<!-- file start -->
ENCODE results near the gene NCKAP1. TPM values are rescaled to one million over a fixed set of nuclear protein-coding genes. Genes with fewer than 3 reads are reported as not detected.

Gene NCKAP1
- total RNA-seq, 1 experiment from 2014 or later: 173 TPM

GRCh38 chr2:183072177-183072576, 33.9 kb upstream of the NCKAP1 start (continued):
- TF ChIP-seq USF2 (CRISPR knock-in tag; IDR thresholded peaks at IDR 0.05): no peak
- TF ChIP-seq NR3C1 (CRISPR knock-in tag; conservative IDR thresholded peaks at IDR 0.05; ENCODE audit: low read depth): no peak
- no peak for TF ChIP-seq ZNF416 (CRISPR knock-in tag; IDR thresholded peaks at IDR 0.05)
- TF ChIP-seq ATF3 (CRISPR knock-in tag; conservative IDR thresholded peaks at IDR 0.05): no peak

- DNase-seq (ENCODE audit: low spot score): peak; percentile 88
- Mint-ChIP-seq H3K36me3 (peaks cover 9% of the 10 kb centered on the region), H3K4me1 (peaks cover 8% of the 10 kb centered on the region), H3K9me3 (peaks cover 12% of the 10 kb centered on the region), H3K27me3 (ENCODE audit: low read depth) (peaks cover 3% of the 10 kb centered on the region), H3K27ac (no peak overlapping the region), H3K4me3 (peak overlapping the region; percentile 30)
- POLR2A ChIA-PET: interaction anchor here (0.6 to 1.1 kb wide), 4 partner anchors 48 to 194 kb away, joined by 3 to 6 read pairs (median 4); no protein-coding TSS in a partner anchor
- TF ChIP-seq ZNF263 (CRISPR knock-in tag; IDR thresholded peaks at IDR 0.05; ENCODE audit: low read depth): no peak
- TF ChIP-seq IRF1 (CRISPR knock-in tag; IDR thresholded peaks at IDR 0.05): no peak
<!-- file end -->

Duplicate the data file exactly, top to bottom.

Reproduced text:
ENCODE results near the gene NCKAP1. TPM values are rescaled to one million over a fixed set of nuclear protein-coding genes. Genes with fewer than 3 reads are reported as not detected.

Gene NCKAP1
- total RNA-seq, 1 experiment from 2014 or later: 173 TPM

GRCh38 chr2:183072177-183072576, 33.9 kb upstream of the NCKAP1 start (continued):
- TF ChIP-seq USF2 (CRISPR knock-in tag; IDR thresholded peaks at IDR 0.05): no peak
- TF ChIP-seq NR3C1 (CRISPR knock-in tag; conservative IDR thresholded peaks at IDR 0.05; ENCODE audit: low read depth): no peak
- no peak for TF ChIP-seq ZNF416 (CRISPR knock-in tag; IDR thresholded peaks at IDR 0.05)
- TF ChIP-seq ATF3 (CRISPR knock-in tag; conservative IDR thresholded peaks at IDR 0.05): no peak

- DNase-seq (ENCODE audit: low spot score): peak; percentile 88
- Mint-ChIP-seq H3K36me3 (peaks cover 9% of the 10 kb centered on the region), H3K4me1 (peaks cover 8% of the 10 kb centered on the region), H3K9me3 (peaks cover 12% of the 10 kb centered on the region), H3K27me3 (ENCODE audit: low read depth) (peaks cover 3% of the 10 kb centered on the region), H3K27ac (no peak overlapping the region), H3K4me3 (peak overlapping the region; percentile 30)
- POLR2A ChIA-PET: interaction anchor here (0.6 to 1.1 kb wide), 4 partner anchors 48 to 194 kb away, joined by 3 to 6 read pairs (median 4); no protein-coding TSS in a partner anchor
- TF ChIP-seq ZNF263 (CRISPR knock-in tag; IDR thresholded peaks at IDR 0.05; ENCODE audit: low read depth): no peak
- TF ChIP-seq IRF1 (CRISPR knock-in tag; IDR thresholded peaks at IDR 0.05): no peak